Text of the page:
At First Draft we are approaching our five-year year anniversary. We launched in June 2015, a year that saw a terrifying rise of terrorist attacks around the world. Eyewitness experiences and images that were instantly shared on social media became an essential aspect of real-time reporting. A lot has happened since then and challenges for journalists have increased, year on year. As we find ourselves now experiencing a pandemic and associated infodemic, everything we have learned about how to support journalists during periods of extraordinary pressure matters now more than ever.
With continued core support from Google News Initiative and the Craig Newmark Philanthropies, First Draft is working to help drive credible coverage during this crisis. So here is what we have planned for the coming weeks and months:
Guiding best practice reporting through online training
First Draft is sharing skills, insights and tools to support reporters and the wider public respond to the ‘infodemic’ following the outbreak of coronavirus. Yesterday we launched Covering Coronavirus: an Online Course for Journalists, designed to help reporters and information providers gain new skills and receive best practice recommendations on how to tackle misinformation relating to the coronavirus. You can read our post about the course here.
The course sets out to: explain how and why false information spreads; provide tools and techniques for monitoring and verifying information online, including images and videos; share best practice around reporting on coronavirus; and offer advice on how those covering the crisis every day can protect their own mental and emotional wellbeing.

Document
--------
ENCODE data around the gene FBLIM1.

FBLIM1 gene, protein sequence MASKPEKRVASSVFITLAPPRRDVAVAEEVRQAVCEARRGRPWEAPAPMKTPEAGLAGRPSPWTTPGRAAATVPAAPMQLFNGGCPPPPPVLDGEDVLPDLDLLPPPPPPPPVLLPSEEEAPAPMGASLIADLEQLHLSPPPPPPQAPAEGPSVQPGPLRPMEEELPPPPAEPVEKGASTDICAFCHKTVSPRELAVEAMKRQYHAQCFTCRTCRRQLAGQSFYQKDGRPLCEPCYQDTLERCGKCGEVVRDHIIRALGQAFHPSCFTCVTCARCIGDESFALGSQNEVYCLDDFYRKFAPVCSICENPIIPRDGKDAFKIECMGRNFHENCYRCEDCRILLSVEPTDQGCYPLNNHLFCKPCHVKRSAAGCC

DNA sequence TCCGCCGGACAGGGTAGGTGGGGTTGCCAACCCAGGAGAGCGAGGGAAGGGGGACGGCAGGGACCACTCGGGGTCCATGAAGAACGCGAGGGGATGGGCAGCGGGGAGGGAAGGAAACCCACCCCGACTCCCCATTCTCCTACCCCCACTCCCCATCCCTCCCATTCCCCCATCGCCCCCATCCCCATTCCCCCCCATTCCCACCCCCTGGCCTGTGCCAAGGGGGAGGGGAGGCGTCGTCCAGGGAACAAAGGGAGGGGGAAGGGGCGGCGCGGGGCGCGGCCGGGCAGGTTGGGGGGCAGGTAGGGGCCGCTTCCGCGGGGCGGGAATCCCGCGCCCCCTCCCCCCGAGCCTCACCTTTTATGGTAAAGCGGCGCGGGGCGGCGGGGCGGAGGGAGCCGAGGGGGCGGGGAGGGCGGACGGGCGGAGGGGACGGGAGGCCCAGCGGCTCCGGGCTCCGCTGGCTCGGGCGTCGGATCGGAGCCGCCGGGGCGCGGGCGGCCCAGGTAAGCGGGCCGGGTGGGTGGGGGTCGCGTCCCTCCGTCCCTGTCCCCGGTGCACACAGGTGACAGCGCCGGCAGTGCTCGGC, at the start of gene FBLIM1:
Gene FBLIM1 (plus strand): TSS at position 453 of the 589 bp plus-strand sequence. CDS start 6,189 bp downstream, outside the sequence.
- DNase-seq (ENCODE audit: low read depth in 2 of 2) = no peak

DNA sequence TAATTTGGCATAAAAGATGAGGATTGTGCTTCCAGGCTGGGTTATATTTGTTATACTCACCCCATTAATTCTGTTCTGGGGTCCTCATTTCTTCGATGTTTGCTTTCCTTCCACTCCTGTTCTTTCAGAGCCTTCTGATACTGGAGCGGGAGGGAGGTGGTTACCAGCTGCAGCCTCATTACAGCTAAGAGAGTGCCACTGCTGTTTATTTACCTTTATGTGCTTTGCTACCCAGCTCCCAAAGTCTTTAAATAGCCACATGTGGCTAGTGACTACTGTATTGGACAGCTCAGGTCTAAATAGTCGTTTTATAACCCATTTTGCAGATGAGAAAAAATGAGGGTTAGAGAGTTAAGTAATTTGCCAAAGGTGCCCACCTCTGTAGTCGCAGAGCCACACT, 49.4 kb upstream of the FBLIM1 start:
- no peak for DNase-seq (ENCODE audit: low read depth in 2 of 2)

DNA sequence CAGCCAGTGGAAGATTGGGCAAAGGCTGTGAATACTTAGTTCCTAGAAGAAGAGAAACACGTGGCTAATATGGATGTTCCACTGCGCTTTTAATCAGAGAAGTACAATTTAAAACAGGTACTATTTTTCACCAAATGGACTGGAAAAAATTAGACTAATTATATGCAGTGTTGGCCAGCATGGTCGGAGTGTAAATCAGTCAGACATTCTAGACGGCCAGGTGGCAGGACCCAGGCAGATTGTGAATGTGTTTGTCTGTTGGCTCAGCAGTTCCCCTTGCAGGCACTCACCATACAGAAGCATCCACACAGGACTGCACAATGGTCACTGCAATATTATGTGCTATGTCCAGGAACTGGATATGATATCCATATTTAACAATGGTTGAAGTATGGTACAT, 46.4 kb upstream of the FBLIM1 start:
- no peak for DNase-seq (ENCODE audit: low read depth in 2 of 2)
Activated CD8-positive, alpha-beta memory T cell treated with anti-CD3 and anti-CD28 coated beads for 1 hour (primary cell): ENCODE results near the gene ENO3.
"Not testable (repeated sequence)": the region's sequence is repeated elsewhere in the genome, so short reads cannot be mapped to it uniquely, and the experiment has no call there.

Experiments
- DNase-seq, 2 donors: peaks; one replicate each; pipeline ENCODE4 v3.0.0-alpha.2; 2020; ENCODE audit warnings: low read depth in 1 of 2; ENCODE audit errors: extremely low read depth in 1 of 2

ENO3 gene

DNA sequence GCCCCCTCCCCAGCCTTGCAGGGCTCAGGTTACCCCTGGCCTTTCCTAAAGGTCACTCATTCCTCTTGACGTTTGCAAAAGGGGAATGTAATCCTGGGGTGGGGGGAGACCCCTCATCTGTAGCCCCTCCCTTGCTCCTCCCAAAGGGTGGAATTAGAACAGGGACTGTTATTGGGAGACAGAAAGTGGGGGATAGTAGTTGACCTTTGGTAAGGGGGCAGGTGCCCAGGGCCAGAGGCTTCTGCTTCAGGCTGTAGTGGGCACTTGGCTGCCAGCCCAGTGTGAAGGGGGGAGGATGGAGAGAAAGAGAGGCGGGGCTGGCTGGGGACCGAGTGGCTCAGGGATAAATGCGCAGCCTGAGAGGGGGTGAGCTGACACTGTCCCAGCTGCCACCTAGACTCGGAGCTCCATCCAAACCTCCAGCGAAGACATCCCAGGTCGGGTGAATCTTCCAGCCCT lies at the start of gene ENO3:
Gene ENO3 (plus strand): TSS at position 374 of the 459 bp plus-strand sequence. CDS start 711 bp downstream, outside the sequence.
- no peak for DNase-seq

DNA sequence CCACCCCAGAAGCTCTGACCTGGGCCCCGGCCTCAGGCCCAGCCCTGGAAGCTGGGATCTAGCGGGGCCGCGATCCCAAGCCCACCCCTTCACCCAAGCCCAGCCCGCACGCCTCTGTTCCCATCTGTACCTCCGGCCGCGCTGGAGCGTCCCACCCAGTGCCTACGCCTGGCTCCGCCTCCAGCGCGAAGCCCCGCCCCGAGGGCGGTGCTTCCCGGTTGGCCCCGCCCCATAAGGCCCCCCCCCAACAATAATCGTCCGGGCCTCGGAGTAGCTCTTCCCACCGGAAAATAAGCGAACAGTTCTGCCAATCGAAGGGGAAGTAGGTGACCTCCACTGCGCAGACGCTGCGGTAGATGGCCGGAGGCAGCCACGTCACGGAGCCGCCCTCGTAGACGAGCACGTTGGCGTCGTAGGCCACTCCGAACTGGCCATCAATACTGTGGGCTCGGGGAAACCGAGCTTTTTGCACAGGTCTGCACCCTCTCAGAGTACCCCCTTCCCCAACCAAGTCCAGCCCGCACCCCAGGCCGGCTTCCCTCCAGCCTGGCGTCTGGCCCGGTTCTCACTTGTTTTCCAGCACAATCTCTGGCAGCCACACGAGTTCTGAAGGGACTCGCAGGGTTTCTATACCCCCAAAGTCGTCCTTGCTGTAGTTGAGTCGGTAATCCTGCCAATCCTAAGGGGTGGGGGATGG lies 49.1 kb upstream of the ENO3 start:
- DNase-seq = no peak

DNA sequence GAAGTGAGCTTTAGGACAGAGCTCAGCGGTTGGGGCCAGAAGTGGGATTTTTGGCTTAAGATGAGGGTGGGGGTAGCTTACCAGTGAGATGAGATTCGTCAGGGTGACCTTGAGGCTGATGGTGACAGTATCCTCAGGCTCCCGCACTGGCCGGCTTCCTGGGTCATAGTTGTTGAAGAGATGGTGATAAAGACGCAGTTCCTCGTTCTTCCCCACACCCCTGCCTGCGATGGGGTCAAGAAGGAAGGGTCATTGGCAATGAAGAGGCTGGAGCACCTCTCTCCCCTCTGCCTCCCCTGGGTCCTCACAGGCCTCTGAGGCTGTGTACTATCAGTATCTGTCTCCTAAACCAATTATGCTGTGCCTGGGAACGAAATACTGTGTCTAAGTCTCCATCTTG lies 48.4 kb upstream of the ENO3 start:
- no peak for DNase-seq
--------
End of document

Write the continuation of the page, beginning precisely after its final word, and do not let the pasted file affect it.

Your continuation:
The modular design of the course allows journalists to jump to the section they are most interested in, or complete the course sequentially from start to finish.
We aim to translate key aspects of this course into as many languages as we can, as soon as we can. A further course on this topic for the wider public is imminent as we continue our work with communities in how they understand and inform their navigation around the information overload.
Empowering the public to report concerning content and quickly find the information they are seeking
In the coming days, we will launch our public campaign, designed to encourage people to pause and consider the information they see online and to highlight any useful, harmful, questionable or missing information. At a time when quality information matters more than ever, these ‘tips’ will assist First Draft’s global network of reporters, researchers and specialists and help shape news coverage. Our aim is to support newsrooms in coordinating a rapid, effective response to information vacuums and prevent misinformation breaking through.
Helping journalists to build resilience using crisis simulation training
We started the year preparing newsrooms across the US for an information crisis, visiting 15 cities and training over 900 journalists using a dedicated online simulation platform to demonstrate how to monitor, verify and respond to online threats. The scenario we used was built around election preparation and tactics of manipulation. We are working to adapt this simulation to reflect the anticipated challenges presented by coronavirus and allow participants to experience the exercise remotely, testing their newsroom capabilities and response.